6 FEBRUARY 1897, Page 23


ANY one who is wearied by the monotonous sameness that pervades economic literature will be refreshed by a perusal of Mr. Dunning MacLeod's very perfervid work, whioh he

characteristically misnames a " History of Economics," though not more than one-tenth of it makes any pretence at being historical. Mr. MacLeod's virtues are very considerable, and they have also the advantage of rarity; he is evidently widely read, deeply learned, and exceedingly diligent; he presents his views clearly, though it must be admitted that he is in-

clined to misstate those of the adversary whom he is at any given moment pummelling, and best of all, he does not care

a rap for authority. On the contrary, with all the intense destructive energy that boils in his Celtic blood, he rejoices all the more in tarring and feathering a fallacy because it has been pronounced by Mill or Ricardo or Adam Smith, or some other economic pundit for whose opinions weak-kneed humanity has a sort of hereditary respect. We cannot too heartily express our appreciation of the value of this spirit in dealing with economic literature. On no subject is general ignorance more widespread ; most people's eoonomic knowledge is confined to a conviction that three or four men, whom they have heard of as such, were great economists, and that anything that they said or wrote is above the sphere of every-day argument. And the con-

sequences of this state of things are very serious. For instance, most of the Socialistic fallacies now so rife in fashionable circles are based on the doctrine that labour is

the sole source of value. No theory could be more absurd, for we might employ the labour of thousands in turning out

useless articles that nobody wanted and their value would be nil. And yet any plain man who sees in the light of his own

common-sense that such an assertion is moonshine, is abashed into silence when he is told by a Fabian controversialist that the fathers of economic science gave it currency, and has not the pluck to reply that the said fathers occasionally made mistakes like everybody else. To raise fallible human writings into inspired oracles of which no word must be questioned is a most dangerous departure, and the advent of an enterprising iconoclast like Mr. MacLeod is most welcome as long as he confines his criticism within the bounds of good taste. Here, however, he most unfortunately fails. The health of his trumpeter, or perhaps we should say his piper, evidently interferes with the performance of this functionary's duty, and consequently Mr. MacLeod blows up his chanter on the subject of his own virtues with an excess of Celtic bombast that is occasionally almost nauseous. Listen to the following skirl :-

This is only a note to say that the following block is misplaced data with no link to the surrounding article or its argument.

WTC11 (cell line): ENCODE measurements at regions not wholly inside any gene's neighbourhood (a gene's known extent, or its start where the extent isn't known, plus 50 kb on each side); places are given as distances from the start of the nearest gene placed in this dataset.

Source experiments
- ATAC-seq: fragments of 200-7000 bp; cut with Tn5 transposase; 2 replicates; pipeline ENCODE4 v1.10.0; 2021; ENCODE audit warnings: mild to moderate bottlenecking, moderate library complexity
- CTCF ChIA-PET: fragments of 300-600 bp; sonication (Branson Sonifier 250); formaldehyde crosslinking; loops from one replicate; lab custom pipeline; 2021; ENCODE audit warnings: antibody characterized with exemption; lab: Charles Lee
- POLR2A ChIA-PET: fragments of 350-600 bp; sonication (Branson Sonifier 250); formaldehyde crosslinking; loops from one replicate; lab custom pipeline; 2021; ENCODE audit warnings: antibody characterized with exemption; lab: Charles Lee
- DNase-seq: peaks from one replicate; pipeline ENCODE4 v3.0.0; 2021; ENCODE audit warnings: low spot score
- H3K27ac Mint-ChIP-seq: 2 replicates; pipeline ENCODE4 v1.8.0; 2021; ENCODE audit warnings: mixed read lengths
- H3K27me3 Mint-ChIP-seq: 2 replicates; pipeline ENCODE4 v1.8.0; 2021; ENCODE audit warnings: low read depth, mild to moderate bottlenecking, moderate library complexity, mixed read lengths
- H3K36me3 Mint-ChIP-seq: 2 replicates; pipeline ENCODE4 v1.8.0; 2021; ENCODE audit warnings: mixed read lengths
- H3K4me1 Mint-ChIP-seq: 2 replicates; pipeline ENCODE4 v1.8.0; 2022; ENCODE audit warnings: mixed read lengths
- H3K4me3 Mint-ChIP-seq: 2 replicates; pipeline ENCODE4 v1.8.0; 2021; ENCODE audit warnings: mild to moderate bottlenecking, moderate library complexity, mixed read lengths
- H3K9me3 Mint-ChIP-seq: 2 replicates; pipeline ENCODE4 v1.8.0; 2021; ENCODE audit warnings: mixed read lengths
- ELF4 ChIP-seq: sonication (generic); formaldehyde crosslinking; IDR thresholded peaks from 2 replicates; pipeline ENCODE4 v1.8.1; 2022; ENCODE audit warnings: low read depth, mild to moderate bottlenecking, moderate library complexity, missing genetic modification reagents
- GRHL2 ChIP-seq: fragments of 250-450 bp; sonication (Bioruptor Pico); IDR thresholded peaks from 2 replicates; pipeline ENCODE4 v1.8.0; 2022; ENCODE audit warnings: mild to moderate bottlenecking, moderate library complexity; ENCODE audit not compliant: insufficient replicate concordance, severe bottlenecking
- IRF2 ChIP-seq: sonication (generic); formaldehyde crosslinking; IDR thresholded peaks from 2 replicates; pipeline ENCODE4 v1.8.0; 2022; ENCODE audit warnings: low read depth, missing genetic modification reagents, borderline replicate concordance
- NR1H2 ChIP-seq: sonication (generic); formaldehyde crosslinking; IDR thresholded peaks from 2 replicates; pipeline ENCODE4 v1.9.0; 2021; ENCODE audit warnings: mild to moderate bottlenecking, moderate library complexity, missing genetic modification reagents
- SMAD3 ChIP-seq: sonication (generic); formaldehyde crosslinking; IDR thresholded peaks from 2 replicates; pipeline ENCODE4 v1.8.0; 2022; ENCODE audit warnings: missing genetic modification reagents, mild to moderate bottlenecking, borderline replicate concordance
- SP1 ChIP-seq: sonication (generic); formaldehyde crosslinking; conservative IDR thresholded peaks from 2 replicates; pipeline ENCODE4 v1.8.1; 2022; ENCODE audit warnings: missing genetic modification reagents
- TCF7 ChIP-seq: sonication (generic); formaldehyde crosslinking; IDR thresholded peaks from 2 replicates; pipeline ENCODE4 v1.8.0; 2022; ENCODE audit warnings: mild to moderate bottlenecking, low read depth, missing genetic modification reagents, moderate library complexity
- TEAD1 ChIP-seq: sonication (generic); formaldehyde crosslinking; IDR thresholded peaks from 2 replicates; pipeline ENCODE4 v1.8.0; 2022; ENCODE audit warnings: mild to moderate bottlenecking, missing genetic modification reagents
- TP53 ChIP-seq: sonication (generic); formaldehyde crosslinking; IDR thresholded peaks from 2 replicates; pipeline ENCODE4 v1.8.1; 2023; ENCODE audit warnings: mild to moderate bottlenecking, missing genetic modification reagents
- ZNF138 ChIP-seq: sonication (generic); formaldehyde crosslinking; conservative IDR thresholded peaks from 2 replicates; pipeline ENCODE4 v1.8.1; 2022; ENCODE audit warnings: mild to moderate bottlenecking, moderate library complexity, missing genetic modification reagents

" I have now laid bare the foundations of Economic Science. Like Botta and Layard at Nineveh ; Schliemann at Troy, Argos, and Mycente ; Petrie and many other explorers in Egypt—I have swept away the rubbish and folly which has accumulated over the doctrines of the ancients for centuries, and laid bare the solid and impregnable foundations upon which the majestic structure of Economic Science is to be erected."